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Old Botanic Gardens, Downing Street and Free School circa 1850

Free School & Perse’s Almshouses

History of Old Free School and Almshouses, Free School Lane

Old Botanic Gardens, Downing Street and Free School

On the map above dating from circa 1850 no. 24 is the Fitzwilliam Museum and no. 25 is the Free School. No. 31 is probably the old Lecture Room which held a collection of dried Botanical Specimens, as described in 1831.

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The 1831 New Guide to … Cambridge describes at this location:

At the corner of free School lane, west of the Botanic Gardens are Perse’s Almshouses. which have a very neat appearance, and a small garden in the front. They were founded in 1615 by Stephen Perse MD of Caius College, for six poor single persons of the age of 40 at least, of the parishes of St Michael and St Edward, or (in default of a competent number) from the parish of St Benedict. The stipend of each inmate in 16l per annum, and the appointment is vested in the Master and Fellows of Caius College.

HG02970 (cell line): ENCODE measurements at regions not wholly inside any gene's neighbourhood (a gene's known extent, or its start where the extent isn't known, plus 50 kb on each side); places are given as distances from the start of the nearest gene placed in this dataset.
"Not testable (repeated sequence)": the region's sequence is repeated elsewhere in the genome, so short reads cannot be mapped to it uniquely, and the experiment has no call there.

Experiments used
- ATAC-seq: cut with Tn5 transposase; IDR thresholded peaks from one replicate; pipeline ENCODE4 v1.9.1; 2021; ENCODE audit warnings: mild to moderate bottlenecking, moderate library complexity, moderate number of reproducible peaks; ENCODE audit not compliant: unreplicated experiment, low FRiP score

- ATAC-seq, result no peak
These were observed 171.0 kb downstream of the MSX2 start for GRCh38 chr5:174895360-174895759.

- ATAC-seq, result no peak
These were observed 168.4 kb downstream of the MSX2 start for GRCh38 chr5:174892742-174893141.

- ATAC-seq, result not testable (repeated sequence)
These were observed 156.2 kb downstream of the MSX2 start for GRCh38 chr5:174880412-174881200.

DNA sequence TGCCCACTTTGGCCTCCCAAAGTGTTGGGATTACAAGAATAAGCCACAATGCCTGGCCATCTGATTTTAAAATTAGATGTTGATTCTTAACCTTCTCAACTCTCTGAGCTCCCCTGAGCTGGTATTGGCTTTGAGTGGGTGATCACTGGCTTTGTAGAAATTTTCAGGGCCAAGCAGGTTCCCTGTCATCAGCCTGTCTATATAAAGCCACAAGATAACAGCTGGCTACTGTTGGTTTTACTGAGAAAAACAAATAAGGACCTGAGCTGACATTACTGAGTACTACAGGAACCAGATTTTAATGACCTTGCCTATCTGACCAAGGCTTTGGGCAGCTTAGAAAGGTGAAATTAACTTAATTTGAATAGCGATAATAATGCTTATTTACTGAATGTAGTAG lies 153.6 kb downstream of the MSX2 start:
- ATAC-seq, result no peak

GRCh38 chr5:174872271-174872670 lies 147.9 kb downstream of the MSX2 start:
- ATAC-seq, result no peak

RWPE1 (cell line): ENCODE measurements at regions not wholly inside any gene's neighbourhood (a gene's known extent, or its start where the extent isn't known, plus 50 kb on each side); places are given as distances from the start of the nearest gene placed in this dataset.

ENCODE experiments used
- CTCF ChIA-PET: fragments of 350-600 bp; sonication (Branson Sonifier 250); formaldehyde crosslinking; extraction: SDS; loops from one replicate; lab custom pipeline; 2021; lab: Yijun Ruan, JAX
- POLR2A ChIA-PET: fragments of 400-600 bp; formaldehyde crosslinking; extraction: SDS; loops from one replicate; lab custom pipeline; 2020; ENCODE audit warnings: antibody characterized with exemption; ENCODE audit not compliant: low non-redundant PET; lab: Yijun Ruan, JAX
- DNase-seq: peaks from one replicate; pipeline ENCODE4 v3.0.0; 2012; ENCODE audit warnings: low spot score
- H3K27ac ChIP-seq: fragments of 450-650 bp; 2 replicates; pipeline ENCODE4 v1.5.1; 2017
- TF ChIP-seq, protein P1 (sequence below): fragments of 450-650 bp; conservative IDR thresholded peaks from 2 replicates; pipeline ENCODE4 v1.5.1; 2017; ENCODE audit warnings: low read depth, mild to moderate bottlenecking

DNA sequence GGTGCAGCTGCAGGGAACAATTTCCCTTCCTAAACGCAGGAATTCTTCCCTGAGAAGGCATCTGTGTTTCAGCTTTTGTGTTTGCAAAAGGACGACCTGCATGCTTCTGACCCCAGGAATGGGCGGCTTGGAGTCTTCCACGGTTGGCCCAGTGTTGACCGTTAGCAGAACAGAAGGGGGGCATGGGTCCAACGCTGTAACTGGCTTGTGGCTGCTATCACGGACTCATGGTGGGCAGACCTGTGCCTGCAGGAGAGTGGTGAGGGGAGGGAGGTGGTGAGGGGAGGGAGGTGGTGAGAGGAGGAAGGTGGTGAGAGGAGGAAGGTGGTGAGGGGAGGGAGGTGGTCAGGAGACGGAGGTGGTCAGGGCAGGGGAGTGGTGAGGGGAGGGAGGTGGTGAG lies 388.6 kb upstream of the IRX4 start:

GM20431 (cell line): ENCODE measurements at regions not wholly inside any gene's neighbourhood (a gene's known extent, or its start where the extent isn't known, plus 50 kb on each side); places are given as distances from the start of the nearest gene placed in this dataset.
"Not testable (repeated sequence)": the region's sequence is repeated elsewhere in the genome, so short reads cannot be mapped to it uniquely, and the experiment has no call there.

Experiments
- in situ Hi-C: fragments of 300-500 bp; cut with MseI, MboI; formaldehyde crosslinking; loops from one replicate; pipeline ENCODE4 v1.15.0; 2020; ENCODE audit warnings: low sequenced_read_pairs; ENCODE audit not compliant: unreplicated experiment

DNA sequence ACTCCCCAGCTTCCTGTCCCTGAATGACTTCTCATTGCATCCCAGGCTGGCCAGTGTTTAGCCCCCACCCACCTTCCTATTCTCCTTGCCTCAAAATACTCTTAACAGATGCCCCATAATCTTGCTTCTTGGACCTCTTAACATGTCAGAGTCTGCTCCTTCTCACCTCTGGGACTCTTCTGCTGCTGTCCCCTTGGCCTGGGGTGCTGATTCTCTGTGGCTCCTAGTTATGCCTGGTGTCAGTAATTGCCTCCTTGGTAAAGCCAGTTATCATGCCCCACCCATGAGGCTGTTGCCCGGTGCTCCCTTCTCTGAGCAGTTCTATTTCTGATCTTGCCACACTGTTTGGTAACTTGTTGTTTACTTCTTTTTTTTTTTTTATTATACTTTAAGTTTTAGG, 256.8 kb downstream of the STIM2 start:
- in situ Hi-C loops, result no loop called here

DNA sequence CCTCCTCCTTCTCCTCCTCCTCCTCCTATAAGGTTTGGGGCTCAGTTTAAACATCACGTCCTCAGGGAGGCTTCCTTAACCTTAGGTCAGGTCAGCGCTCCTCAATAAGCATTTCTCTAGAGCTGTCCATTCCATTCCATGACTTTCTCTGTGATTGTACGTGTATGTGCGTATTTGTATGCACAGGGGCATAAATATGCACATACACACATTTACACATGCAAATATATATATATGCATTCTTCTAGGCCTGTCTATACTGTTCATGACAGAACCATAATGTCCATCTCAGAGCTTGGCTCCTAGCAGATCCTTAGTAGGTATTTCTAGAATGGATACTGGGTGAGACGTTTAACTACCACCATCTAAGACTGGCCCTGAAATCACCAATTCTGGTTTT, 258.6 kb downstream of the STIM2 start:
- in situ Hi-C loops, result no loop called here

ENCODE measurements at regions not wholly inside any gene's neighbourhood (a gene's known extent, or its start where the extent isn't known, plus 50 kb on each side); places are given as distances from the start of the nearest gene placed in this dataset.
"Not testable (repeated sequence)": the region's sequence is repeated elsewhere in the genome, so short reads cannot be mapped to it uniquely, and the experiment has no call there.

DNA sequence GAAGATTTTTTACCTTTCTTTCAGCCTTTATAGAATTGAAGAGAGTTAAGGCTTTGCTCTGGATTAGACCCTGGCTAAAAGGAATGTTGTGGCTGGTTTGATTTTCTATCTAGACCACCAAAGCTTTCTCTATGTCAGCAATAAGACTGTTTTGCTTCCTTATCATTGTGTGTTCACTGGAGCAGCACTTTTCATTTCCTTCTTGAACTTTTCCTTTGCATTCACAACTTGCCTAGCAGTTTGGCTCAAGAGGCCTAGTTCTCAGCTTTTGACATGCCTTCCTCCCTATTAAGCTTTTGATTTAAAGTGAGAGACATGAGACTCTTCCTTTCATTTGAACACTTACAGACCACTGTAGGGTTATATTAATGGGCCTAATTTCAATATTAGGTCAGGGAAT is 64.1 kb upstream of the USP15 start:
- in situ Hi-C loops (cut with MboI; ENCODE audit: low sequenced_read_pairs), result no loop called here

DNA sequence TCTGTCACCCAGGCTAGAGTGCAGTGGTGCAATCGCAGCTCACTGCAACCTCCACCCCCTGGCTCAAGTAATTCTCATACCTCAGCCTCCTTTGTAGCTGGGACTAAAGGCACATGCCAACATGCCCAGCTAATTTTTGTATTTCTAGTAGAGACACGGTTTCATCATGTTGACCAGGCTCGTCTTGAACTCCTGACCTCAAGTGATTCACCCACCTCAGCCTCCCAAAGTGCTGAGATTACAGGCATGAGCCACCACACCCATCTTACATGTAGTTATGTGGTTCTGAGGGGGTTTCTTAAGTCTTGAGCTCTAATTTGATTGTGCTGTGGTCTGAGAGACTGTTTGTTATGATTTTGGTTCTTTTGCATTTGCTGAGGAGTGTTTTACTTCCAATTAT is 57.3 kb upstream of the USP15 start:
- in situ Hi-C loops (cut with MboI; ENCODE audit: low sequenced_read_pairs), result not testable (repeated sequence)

Adjoining is the Free School which is a plain brick building, with stone dressing and a small arched gateway surmounted by the Founder’s arms. The Master’s House is on the south side of a small court, formed by the various buildings, and a new School Room has been erected within the last few years, in consequence of the room formerly used, being occupied as the temporary reception of the Fitzwilliam Museum.

There then follows a description of the contents of the Fitzwilliam Museum with had been left to the University in the will of Richard Viscount Fitzwilliam who had died in 1816. As the book was written the building of the new Fitzwilliam Museum was about to start.

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British History Online has this description of the almshouses:

Stephen Perse (d. 1615) founded several important charities including almshouses for six single persons who were to come from certain parishes in Cambridge. The almspeople received allowances from the endowments he left to Caius in trust for all his charities. (fn. 4) The original almshouses built under Perse’s will on the corner of Downing Street and Free School Lane were sold to the University in 1884 and new ones were built in Newnham Road.

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